Since com­ing up with their final pro­to­type and man­u­fac­tur­ing it, they have been giv­ing Qane­Mate for free to needy elderly using walk­ing sticks. Accord­ing to the two sib­lings, their par­ents were their “first-​ever finan­cial back­ers” and they have also con­tributed their ang-​pow sav­ings to their cause. So far, they have donated more than 200 units and they are cur­rently being tested by phys­io­ther­a­pists, and the two still are col­lect­ing feed­back and sug­ges­tions from seniors.

[cap­tion id=“attachment_9501” align=“alignright” width=“640”] The QaneMate.[/caption]

The sib­lings have also taken Qane­Mate a step fur­ther with the use of IT. The lat­est ver­sion has a smart, inbuilt NFC (near field com­mu­ni­ca­tion) chip embed­ded within the Qane­Mate logo sticker and enhanced fea­tures such as an emer­gency con­tact num­ber espe­cially for those with demen­tia and wan­der­ing ten­den­cies. The smart NFC chip allows stor­age of basic user infor­ma­tion such as the sur­name and ini­tials, abbre­vi­ated IC num­ber and the emer­gency con­tact of a next-​of-​kin. A tap of a mobile phone with NFC capa­bil­ity will allow one such as a kind Samar­i­tan to con­tact the user’s next-​of– kin imme­di­ately, and these lost seniors can then be reunited with their fam­ily safely and quickly. Cur­rently, many lost seniors found wan­der­ing are brought to police sta­tions with no source of iden­tity on them. This can be a very emo­tion­ally trau­matic and stress­ful expe­ri­ence for these seniors.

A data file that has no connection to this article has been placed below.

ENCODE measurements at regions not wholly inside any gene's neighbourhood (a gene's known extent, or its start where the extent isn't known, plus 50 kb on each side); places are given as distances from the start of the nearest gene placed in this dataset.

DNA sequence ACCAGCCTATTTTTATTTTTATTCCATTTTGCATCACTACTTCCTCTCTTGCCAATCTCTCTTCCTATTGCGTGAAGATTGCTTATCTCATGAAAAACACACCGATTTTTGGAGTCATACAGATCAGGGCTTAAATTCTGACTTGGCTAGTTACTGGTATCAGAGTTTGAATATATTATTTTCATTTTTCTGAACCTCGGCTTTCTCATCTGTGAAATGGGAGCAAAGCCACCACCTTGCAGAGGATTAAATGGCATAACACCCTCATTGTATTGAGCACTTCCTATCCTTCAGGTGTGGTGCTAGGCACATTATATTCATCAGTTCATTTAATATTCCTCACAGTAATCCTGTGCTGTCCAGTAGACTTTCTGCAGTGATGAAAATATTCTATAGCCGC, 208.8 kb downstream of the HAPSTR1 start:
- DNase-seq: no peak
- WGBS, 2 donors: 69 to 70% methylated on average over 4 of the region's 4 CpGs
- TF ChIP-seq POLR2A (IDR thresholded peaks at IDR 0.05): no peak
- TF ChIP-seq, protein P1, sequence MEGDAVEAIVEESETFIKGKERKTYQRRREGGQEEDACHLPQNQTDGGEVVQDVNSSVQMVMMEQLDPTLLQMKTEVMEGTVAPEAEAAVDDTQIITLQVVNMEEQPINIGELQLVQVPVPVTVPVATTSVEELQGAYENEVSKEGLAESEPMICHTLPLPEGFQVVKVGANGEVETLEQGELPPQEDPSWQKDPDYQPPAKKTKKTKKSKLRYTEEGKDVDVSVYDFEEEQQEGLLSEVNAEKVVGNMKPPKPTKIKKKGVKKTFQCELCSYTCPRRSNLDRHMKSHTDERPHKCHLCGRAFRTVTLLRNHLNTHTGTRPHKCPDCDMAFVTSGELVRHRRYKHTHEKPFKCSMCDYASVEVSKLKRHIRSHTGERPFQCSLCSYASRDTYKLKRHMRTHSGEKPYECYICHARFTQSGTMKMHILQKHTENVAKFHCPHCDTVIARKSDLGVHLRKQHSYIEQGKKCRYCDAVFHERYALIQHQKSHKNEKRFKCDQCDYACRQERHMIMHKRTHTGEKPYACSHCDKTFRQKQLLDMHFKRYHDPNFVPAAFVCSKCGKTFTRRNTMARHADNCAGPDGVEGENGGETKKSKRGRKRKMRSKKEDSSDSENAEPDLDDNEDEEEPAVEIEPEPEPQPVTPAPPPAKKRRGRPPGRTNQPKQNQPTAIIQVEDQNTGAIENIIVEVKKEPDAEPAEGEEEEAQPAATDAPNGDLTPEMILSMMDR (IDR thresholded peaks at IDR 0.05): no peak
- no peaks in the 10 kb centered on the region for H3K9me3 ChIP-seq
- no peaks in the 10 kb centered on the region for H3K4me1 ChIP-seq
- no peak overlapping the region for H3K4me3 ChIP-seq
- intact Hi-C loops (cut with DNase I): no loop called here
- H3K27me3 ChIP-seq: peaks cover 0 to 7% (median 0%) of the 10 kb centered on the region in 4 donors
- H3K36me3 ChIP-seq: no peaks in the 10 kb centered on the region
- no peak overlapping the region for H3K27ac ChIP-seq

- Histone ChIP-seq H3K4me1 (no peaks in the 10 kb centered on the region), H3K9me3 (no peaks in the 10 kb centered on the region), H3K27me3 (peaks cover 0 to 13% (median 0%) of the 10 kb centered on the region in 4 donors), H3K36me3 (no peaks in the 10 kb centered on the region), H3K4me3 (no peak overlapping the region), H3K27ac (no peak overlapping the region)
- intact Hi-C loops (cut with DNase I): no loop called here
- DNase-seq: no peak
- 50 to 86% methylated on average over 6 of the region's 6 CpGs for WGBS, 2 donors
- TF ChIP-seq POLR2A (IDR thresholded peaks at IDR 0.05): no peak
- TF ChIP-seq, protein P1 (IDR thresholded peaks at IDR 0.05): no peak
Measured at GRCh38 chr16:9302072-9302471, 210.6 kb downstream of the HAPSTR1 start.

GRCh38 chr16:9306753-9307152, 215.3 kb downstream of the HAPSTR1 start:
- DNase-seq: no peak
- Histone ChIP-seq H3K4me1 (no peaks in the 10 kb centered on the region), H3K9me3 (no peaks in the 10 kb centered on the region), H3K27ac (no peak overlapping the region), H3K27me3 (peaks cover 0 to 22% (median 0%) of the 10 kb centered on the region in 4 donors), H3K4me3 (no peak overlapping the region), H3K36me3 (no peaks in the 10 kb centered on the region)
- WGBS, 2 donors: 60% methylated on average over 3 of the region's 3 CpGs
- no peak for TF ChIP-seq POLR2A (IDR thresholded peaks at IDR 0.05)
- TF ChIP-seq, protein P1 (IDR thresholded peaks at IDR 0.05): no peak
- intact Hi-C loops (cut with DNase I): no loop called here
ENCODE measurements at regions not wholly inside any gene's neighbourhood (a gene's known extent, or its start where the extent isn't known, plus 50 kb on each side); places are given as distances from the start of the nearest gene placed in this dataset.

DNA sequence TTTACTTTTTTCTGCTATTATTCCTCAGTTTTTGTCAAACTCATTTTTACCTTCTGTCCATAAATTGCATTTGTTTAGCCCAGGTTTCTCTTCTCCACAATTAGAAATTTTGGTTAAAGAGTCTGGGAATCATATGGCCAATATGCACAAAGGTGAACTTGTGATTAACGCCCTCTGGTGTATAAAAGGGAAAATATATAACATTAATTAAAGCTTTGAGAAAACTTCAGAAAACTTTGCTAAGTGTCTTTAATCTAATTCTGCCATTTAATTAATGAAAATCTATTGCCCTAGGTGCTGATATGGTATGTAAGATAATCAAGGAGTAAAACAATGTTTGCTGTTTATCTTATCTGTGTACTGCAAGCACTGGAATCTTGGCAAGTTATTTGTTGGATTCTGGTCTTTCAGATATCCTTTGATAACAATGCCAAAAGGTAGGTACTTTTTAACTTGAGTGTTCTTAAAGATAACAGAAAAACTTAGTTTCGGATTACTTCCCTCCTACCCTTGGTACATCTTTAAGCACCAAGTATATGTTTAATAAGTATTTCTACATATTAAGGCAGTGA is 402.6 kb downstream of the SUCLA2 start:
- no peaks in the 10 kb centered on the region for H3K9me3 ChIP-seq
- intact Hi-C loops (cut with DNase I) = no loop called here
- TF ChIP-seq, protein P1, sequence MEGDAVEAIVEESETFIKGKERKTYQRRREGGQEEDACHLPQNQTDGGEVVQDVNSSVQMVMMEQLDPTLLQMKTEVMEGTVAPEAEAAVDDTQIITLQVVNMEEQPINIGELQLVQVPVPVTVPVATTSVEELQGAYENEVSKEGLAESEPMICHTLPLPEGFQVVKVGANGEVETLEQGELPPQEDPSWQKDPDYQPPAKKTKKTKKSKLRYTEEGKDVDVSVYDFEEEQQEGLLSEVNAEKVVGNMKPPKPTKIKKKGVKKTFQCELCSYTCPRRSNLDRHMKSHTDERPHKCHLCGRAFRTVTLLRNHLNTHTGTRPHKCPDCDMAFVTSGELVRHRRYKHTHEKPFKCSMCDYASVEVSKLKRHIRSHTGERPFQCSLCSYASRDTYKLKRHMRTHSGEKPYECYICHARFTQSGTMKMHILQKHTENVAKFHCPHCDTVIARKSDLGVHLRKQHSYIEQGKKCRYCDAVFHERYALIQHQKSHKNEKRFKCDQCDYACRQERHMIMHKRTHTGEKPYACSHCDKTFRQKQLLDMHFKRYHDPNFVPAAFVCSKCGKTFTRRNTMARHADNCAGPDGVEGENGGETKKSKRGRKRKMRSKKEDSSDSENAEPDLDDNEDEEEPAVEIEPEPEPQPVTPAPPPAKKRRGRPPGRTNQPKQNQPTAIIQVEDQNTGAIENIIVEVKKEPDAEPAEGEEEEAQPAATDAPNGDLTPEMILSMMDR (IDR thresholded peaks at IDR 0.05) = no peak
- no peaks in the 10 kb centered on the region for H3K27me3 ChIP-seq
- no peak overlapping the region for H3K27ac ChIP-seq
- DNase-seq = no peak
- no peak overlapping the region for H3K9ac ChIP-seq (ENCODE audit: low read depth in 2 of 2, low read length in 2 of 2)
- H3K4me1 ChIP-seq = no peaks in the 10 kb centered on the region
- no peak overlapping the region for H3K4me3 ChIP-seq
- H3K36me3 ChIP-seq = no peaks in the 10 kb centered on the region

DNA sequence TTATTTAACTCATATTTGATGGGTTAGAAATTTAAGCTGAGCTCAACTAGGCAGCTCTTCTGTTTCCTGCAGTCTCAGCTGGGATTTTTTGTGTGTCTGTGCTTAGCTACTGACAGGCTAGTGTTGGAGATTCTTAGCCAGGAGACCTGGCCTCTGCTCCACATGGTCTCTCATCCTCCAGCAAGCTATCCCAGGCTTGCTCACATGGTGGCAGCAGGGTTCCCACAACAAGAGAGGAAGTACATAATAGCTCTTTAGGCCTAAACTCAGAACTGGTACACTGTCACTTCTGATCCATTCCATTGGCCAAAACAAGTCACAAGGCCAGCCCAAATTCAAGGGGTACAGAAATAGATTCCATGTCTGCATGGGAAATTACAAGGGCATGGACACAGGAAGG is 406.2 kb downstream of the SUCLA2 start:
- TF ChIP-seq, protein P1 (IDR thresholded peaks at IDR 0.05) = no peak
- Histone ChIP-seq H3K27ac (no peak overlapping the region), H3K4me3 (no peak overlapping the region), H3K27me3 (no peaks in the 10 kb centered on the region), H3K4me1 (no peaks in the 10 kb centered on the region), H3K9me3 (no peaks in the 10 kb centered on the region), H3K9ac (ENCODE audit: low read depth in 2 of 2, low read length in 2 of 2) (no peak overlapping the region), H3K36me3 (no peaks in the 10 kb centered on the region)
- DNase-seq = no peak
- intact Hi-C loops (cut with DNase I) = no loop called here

In addi­tion, the young inven­tors are work­ing with the Land Trans­port Author­ity (LTA) engi­neers to trial hav­ing the Green Man Plus device (that are at traf­fic cross­ings) acti­va­tion func­tion incor­po­rated into the smart Qane­Mate holder too and pro­mote road safety among seniors. “We hope to get some kind cor­po­rate spon­sors in the future, who have a heart for the elderly so we can pro­duce more of the lat­est ver­sion and give to the needy elderly.”